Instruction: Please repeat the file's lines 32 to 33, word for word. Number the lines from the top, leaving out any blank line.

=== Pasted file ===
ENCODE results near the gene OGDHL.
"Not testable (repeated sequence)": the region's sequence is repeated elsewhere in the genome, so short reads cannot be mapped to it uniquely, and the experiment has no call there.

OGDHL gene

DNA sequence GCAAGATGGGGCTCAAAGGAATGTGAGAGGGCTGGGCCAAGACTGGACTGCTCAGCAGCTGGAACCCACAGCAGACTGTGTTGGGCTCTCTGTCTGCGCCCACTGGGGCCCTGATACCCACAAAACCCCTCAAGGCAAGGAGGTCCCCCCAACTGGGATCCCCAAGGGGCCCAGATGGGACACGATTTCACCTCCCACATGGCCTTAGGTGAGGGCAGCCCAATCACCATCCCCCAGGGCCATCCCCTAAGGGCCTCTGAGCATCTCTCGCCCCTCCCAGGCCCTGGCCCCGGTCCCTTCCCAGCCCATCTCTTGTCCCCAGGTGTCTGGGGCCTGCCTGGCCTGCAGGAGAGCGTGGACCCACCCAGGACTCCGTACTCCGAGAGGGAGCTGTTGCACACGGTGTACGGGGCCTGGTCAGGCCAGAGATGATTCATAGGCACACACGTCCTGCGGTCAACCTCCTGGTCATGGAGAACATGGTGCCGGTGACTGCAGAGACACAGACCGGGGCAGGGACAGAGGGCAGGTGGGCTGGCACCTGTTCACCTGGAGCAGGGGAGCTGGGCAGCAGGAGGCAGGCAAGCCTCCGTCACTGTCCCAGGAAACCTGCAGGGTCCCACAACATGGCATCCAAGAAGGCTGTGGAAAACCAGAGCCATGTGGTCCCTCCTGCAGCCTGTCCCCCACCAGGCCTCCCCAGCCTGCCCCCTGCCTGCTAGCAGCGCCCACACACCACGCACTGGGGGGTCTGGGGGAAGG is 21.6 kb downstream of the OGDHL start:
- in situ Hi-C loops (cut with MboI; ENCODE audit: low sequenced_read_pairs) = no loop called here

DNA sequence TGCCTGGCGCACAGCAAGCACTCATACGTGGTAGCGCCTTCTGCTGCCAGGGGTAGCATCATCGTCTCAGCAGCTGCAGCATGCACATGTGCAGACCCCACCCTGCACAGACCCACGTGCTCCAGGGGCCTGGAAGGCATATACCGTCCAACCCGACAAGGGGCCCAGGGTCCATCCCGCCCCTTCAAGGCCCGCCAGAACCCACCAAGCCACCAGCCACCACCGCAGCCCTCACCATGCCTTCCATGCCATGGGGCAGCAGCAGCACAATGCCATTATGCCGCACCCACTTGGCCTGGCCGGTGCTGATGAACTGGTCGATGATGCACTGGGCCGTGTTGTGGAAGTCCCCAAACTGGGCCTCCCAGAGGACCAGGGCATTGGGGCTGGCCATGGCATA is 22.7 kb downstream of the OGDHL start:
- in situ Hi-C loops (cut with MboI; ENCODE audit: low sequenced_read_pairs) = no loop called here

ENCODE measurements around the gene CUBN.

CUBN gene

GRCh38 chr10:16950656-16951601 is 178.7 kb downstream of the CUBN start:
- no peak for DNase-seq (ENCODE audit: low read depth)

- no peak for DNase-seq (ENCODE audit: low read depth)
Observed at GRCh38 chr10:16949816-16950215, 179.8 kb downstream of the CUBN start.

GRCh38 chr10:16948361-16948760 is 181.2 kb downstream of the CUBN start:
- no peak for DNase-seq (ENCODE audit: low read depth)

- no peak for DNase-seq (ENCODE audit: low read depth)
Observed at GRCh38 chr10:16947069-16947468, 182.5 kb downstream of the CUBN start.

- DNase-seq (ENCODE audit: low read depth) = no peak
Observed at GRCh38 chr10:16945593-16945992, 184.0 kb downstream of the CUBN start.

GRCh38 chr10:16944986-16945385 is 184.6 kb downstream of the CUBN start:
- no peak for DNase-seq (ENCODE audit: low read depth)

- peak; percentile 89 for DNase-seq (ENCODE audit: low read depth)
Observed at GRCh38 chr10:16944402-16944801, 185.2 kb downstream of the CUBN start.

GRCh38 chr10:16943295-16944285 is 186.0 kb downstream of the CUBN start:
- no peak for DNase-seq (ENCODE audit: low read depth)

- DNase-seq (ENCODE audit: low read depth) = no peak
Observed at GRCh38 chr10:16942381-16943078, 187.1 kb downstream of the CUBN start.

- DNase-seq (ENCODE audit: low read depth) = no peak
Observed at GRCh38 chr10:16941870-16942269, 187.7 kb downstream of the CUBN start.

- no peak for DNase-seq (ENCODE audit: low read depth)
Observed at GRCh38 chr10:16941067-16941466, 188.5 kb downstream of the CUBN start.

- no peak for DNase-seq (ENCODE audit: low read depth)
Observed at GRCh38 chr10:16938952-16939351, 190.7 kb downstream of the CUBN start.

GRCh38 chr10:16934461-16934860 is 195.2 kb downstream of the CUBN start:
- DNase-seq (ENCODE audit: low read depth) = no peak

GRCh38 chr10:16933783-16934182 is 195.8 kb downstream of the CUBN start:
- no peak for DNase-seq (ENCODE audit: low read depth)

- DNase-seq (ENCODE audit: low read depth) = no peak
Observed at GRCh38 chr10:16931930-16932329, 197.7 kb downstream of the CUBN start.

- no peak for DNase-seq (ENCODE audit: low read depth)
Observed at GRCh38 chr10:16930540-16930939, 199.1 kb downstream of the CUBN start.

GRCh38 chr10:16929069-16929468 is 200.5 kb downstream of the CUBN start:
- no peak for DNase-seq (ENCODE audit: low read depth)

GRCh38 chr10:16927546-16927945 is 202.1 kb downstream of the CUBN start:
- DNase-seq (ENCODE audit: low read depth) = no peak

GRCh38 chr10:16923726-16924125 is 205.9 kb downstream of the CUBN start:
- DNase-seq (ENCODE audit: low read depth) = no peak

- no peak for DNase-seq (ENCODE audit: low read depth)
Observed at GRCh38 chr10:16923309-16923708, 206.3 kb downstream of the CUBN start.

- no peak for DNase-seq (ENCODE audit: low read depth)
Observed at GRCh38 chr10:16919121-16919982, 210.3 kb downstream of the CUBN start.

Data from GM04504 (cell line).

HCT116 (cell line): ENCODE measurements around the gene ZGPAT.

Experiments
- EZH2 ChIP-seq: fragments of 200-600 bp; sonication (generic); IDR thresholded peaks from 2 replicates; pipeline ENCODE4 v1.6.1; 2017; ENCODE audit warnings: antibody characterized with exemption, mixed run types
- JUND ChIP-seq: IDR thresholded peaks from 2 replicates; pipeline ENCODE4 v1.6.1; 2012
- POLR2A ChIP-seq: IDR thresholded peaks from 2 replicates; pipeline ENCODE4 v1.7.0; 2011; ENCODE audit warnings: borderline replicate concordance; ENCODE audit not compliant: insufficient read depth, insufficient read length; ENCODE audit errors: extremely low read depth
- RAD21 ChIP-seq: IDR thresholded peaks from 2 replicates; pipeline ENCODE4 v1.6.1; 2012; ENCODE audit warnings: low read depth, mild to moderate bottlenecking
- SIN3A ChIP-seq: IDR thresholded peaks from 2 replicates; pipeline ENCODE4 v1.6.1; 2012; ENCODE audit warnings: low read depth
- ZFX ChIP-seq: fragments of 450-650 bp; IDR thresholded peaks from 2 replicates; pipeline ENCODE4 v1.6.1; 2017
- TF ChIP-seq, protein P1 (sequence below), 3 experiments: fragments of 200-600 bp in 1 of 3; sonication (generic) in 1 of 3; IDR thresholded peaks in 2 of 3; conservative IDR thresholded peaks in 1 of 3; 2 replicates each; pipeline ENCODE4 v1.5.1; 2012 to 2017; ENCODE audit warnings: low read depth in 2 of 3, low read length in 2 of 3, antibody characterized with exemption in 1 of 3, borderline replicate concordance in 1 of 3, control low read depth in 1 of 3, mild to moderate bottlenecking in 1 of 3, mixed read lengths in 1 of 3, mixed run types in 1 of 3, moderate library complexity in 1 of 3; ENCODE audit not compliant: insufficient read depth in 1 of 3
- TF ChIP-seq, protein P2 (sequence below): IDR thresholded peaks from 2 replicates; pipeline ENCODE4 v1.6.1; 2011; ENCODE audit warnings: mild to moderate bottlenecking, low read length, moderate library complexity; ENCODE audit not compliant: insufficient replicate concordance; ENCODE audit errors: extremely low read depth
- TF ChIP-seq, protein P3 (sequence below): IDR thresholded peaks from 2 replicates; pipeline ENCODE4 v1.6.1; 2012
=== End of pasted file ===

- no peak for DNase-seq (ENCODE audit: low read depth)
Observed at GRCh38 chr10:16938952-16939351, 190.7 kb downstream of the CUBN start.